Members of my (former) shul during the middle of this decade will probably remember my porch. The reason that they'll remember it is because I wouldn't stop talking about it. I decided one summer (don't remember which one) that I didn't like the trees in front of my house, and that I also wanted Rena to have a place to sit and watch the kids as they played in front of the house. I decided that we needed a porch. And that I was going to build one.
Truth be told, I have long enjoyed working with my hands. My first real project in the house was a small closet for toys in the basement. That went relatively well, so the deck also seemed doable. Rena didn't say much. I think she figured that while it was a nice idea, I was never going to actually build the thing. So I think she was somewhat surprised when I started pulling out trees and bushes. By hand.
I really didn't have much of an idea of what I was doing. But I took a couple of books out from the libary, and watched a video on deck building a couple of times, and off I went.
The project took weeks. I measured and designed. I drew a detailed sketch of the way I wanted the deck to look. I pulled out the shrubs (not easy at all), and dug the post holes by hand. It was back-breaking labor, having to dig four feet down below the frost line. I could have hired someone else to do the holes, but (a) I was cheap -- really cheap, and (b) something in me wanted to do the whole thing myself. I mixed concrete and poured the footings. I cut the wood and laid the foundation. I drilled the holes in the house and attached the main boards. From start to finish, it was an incredible challenge, but I found myself rushing home to get to the project. Once I finished the main porch, I added a fence and stained and was done.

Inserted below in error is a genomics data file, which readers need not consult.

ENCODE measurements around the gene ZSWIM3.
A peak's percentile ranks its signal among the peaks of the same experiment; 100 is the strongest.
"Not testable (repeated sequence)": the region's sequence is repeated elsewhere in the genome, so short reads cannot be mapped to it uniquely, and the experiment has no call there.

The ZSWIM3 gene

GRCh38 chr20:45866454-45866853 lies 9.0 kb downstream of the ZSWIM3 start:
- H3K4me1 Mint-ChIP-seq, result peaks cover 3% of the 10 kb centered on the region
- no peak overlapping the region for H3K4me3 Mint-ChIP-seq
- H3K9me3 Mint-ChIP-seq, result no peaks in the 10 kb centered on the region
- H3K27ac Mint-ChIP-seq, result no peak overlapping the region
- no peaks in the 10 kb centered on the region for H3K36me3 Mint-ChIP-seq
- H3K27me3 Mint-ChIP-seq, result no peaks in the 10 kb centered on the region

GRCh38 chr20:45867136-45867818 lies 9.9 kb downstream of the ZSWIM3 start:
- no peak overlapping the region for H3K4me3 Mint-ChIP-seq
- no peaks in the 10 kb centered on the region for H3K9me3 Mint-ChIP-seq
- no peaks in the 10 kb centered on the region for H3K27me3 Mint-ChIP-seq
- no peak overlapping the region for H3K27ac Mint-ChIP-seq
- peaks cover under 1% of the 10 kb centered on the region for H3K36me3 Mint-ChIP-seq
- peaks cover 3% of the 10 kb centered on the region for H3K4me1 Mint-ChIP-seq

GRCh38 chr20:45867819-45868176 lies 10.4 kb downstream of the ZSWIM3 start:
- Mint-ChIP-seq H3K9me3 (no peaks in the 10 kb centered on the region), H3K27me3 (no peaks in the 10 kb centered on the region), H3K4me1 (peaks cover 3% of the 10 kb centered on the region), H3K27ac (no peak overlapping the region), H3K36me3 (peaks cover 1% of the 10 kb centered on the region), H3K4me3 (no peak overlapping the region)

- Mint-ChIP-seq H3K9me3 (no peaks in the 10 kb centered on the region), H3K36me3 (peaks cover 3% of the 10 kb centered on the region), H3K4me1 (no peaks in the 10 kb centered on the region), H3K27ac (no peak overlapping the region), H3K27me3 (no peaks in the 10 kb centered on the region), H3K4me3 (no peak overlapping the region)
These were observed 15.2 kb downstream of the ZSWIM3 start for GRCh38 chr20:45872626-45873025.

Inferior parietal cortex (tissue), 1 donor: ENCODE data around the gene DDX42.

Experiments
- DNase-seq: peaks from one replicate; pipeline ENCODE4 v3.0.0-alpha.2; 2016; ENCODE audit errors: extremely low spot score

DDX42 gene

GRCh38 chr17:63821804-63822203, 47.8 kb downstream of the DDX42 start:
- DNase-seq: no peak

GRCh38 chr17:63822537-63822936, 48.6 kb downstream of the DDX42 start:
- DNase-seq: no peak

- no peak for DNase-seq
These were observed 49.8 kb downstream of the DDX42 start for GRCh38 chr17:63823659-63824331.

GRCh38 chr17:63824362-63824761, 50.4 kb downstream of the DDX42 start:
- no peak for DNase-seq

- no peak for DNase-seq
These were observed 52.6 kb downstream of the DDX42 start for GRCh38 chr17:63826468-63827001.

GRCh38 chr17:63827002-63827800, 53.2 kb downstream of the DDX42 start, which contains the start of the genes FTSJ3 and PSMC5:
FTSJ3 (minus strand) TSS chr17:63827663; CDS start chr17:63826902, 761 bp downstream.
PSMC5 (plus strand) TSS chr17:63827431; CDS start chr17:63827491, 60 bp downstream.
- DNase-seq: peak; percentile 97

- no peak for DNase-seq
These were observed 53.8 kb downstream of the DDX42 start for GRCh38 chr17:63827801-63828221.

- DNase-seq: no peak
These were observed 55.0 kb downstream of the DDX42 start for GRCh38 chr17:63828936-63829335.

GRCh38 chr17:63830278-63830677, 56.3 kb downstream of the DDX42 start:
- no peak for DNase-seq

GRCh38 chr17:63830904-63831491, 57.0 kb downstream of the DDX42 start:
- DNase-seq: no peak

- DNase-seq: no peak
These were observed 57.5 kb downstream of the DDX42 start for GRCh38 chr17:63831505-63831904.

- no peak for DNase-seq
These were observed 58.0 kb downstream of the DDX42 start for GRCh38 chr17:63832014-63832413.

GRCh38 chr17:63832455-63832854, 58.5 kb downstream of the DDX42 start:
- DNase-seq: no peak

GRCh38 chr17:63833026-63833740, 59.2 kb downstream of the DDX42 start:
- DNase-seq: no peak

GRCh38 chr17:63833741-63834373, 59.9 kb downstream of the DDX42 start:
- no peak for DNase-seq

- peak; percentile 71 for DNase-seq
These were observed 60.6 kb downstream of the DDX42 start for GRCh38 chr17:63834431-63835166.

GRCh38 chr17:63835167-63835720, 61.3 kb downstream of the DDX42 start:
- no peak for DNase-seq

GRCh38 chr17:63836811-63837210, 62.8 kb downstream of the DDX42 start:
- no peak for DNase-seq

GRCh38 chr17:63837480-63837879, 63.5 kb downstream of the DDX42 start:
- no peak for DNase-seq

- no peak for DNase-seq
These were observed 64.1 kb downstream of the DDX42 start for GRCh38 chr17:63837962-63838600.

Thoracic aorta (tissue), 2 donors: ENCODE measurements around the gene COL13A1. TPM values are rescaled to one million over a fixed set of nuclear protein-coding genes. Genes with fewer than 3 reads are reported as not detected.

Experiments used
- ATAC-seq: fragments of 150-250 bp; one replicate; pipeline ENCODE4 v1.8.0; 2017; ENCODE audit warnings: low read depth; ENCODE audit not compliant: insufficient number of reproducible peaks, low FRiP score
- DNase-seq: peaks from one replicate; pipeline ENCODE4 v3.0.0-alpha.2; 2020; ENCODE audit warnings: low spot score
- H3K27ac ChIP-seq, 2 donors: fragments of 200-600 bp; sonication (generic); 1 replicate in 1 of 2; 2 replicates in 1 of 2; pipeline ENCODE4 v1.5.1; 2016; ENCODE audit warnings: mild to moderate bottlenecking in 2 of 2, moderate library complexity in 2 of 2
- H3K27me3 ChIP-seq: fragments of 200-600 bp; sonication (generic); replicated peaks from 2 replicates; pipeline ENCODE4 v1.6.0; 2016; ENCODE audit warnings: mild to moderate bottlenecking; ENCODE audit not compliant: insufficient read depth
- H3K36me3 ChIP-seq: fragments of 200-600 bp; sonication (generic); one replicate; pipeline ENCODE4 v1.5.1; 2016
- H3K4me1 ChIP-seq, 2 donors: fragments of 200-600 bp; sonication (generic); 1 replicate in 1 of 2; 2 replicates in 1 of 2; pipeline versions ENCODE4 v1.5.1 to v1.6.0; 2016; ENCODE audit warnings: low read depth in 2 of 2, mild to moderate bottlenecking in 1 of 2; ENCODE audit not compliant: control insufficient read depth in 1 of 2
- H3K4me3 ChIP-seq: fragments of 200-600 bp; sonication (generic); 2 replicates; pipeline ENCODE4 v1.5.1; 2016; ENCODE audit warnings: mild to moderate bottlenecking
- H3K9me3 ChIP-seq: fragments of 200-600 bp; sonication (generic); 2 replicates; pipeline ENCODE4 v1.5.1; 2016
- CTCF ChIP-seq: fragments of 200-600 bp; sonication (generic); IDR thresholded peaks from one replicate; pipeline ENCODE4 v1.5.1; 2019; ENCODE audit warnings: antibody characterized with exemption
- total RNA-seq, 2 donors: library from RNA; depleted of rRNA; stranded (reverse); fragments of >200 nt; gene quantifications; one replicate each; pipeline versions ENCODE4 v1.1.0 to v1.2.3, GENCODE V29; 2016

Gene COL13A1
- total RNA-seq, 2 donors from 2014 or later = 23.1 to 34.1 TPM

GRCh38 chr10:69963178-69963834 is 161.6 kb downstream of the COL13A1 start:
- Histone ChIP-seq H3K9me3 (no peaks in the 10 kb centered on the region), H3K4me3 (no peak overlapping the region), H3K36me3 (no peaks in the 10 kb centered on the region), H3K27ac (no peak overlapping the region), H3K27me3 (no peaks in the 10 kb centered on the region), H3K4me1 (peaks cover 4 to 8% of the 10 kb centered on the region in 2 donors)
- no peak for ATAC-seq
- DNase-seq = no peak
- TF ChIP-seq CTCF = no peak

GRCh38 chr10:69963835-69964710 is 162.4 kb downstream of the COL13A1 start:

And it felt great. I loved coming home and seeing that deck. I loved knowing where I had cheated to get the thing to look right - a little extra sanding here, a cut there. I loved sitting on the deck.
I also spoke about the deck in shul, probably too much. But it was good speech fodder, as much as I can remember.
I have a friend in the rabbinate who I discovered also liked working with his hands. He told me that he thought that the reason we enjoyed the physical labor so much was the imprecise nature of rabbinic work. You visit the sick, give classes, deliver sermons. Even when people react positively to your work, (which did happen, ever so rarely), you never really know how much tangible effect you actually had. Sure, you have a vague sense that the speech really went well; that a certain family's growth in mitzvot is related to your efforts. But it's all just that - vague.There no immediate sense of gratification and accomplishment, the way you feel when you've finished fixing a door, or installing a ceiling fan, or painting a room.
I think that in a certain way, we're hard-wired to only get this true sense of accomplishment out of real, tangible work.
I'll explain why in my next post on this topic.